How will I see if there’s extra availability?
British Airways has advised TPG that extra Club World availability will be clearly marked as such when searching for redemption opportunities using a Companion Voucher after 1 September 2021.
Will you still be able to earn Avios with these cards as before?
Yes, there are no changes to the welcome bonuses or Avios earning rates of either card.
If I switch from the basic card to the premium card, does my Companion Voucher spend carry over?
Yes. If you haven’t earned your Companion Voucher from the basic card yet and decide to upgrade to the Premium Plus Card, whatever spend you’ve achieved towards your Companion Voucher will carry over to the new card.
How does the relaxation of the ‘must start in the UK’ rule work?
Currently, you can only redeem a Companion Voucher for a journey starting in the U.K. This does not need to be London, for example, you could redeem for Edinburgh (EDI) to London (LHR) and onwards to Miami (MIA) and return if you wish, as the journey still begins in the U.K.
From 1 September, this rule changes. You can start your journey anywhere to redeem your Companion Voucher. This is handy if you live outside the U.K. or perhaps want to save money on the APD tax by starting your journey in Paris (CDG), for example. You can have up to four sectors per Companion Voucher redemption, so if you wanted to start your journey outside of the U.K. you could redeem Paris (CDG) to London (LHR) to Miami (MIA) after 1 September.
This rule change is also handy if you only want to redeem your Companion Voucher for a one-way journey. You could start anywhere British Airways flies and redeem it for a one-way flight back to the U.K.
Open jaws are still allowed, too, though you may need to call British Airways to book this if it’s not possible to do it online.
Is the Platinum Card now a better deal than the British Airways Premium Plus card once the Premium Plus annual fee increases?
They are very different cards with very different benefits. The Platinum Card from American Express has a much higher annual fee (£575), but in exchange, it comes with a long list of travel benefits like lounge access, travel insurance, several elite hotel statuses and more. The British Airways American Express Premium Plus Card, meanwhile, is designed more for BA travellers in pairs who can maximise the Companion Voucher.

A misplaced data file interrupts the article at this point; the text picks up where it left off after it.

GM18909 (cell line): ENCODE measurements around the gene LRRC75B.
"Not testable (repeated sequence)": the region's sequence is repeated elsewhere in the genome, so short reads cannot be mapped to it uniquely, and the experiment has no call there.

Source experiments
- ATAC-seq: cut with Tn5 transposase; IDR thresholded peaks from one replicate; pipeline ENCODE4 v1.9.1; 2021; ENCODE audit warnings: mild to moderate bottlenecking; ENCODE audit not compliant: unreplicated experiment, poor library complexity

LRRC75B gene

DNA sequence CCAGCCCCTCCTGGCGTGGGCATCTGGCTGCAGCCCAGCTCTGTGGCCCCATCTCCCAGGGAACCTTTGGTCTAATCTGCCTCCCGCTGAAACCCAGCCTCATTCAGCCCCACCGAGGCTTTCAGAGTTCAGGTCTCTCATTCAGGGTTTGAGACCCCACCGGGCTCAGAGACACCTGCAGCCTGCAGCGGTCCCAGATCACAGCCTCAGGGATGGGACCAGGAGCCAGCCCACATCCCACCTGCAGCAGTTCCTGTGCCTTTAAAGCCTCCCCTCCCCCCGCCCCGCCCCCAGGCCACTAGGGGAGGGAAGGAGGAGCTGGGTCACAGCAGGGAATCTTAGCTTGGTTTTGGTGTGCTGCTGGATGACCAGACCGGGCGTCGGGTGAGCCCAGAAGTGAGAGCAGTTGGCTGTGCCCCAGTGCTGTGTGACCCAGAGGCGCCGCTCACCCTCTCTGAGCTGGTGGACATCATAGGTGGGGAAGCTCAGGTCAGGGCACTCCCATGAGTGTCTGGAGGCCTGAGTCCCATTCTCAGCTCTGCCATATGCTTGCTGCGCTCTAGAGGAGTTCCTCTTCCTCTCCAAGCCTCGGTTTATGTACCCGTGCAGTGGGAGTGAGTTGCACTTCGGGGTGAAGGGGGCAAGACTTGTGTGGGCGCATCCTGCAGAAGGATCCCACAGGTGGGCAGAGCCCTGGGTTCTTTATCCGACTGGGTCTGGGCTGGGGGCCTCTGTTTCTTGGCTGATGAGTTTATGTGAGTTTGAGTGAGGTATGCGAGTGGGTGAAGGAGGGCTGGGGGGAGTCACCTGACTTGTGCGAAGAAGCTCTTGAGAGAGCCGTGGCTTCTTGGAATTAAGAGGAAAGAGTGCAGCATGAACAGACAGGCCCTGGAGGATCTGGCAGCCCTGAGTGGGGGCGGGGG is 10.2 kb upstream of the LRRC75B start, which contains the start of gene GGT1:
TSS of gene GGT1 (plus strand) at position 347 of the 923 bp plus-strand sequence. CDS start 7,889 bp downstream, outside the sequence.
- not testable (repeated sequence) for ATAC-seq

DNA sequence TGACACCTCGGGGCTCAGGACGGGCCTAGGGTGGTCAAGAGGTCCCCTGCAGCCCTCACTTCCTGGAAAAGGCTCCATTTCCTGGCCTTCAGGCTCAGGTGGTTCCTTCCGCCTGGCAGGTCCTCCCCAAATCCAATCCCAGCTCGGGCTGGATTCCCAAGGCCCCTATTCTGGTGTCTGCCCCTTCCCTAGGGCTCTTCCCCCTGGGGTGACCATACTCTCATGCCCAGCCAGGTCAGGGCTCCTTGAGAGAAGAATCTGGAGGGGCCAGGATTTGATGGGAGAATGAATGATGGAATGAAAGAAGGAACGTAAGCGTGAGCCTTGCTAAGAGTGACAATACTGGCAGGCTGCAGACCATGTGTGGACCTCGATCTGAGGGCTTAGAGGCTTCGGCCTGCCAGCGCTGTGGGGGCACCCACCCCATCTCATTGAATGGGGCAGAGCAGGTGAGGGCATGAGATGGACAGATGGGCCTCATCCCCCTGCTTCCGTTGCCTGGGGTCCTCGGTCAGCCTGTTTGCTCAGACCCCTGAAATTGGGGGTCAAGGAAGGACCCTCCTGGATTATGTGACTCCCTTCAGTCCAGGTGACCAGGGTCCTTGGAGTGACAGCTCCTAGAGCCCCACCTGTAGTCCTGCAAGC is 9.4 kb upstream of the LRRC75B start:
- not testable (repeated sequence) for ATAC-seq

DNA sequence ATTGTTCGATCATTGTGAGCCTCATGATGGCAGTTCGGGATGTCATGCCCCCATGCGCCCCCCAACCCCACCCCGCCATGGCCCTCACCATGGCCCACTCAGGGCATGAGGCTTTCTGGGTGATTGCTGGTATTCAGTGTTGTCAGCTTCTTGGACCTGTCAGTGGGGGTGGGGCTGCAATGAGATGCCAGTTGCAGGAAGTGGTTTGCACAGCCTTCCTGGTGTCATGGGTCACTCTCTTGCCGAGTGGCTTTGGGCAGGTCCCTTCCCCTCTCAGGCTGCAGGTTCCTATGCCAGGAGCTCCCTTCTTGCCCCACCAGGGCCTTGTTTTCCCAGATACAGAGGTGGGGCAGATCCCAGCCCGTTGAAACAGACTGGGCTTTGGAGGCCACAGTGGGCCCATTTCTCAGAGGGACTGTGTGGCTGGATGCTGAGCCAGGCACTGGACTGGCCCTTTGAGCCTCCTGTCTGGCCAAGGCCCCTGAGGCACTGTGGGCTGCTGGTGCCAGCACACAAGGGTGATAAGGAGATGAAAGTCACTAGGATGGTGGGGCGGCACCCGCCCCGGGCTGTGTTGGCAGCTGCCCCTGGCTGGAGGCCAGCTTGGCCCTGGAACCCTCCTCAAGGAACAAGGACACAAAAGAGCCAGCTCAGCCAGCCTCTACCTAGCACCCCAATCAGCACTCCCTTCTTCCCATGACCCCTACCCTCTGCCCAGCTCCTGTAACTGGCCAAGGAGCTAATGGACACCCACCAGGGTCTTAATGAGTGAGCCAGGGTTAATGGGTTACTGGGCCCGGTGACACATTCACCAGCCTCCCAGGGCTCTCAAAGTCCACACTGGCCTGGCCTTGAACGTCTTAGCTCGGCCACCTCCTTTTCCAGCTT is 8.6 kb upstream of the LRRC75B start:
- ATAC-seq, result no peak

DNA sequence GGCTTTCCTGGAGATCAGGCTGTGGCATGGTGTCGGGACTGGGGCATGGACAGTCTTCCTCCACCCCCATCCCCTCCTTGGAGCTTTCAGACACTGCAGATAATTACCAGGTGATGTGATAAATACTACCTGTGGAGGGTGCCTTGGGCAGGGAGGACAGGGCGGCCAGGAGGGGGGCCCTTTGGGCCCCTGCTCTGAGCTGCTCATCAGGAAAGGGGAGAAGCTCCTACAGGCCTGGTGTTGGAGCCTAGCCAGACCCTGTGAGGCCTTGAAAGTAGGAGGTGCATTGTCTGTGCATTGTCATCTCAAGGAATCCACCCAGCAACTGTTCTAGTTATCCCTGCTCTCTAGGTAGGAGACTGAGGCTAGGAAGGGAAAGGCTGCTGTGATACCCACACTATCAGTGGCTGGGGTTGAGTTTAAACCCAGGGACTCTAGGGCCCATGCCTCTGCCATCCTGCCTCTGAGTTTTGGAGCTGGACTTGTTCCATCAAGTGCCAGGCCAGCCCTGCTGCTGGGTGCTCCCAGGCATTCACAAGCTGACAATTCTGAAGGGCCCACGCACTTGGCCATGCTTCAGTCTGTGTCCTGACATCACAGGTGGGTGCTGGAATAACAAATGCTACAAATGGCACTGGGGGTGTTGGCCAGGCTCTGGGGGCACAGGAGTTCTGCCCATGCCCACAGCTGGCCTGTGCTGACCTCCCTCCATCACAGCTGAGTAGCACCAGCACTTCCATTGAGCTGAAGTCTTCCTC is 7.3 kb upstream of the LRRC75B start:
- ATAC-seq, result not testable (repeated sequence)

Both cards have very valuable benefits, depending on how you travel, and with which airline. Neither is definitively “better” than the other.
Why should customers continue to use these cards?
If you spend less than £10,000 on either card each year and therefore would not earn any Companion Voucher, the basic card remains a great, no-annual-fee way to earn Avios on your everyday purchases. If you can earn a Companion Voucher, I would argue the Premium Plus Card becomes even better on 1 September, as although the annual fee increases slightly, you should find it much easier to redeem it for Club World availability than before.
What is the next best card with no annual fee/a low annual fee?
The Preferred Rewards Gold Card is a great alternative to the basic BA card. There’s no annual fee for the first year, two free lounge passes, a £10 Deliveroo credit each month and a generous welcome bonus of 20,000 Membership Rewards points. You could try this card for the first year to see if you like it before the annual fee is charged in the second year (£140).
Just remember the American Express welcome bonus rules.
Is there another card worth swapping to in order to earn Avios?
If you want to avoid an annual fee in the first year, consider the Preferred Rewards Gold Card. The British Airways Premium Plus American Express Card remains the highest-earning Avios card for everyday spending in the U.K., and the Companion Voucher from this card remains as valuable as ever. If you are loyal to Avios and put enough spend on a credit card to earn a Companion Voucher each year, it’s still a great card.
When is the optimal time to upgrade from the basic card to the premium card?
Before 1 September is the real sweet spot. Any spend you have made towards your next Companion Voucher will be carried over to the new card, and you will also be charged the existing annual fee of £195, rather than the increased fee of £250.
If you earn your new Companion Voucher on the premium card after 1 September, you can enjoy the increased Club World availability.
The changes to British Airways American Express Card from 1 September are not good — there’s no way of sugar-coating it. While the spend required to earn the Companion Voucher reduces considerably from £20,000 to £12,000 and there remains no annual fee, the changes to the Companion Voucher means it becomes much less valuable.
The changes to the British Airways American Express Premium Plus Card, meanwhile, are much milder, and arguably make the card slightly better. There is a small increase to the annual fee, but you should find it even easier to redeem the Companion Voucher for hundreds or even thousands of pounds value.
Featured image by Liam Spencer/The Points Guy.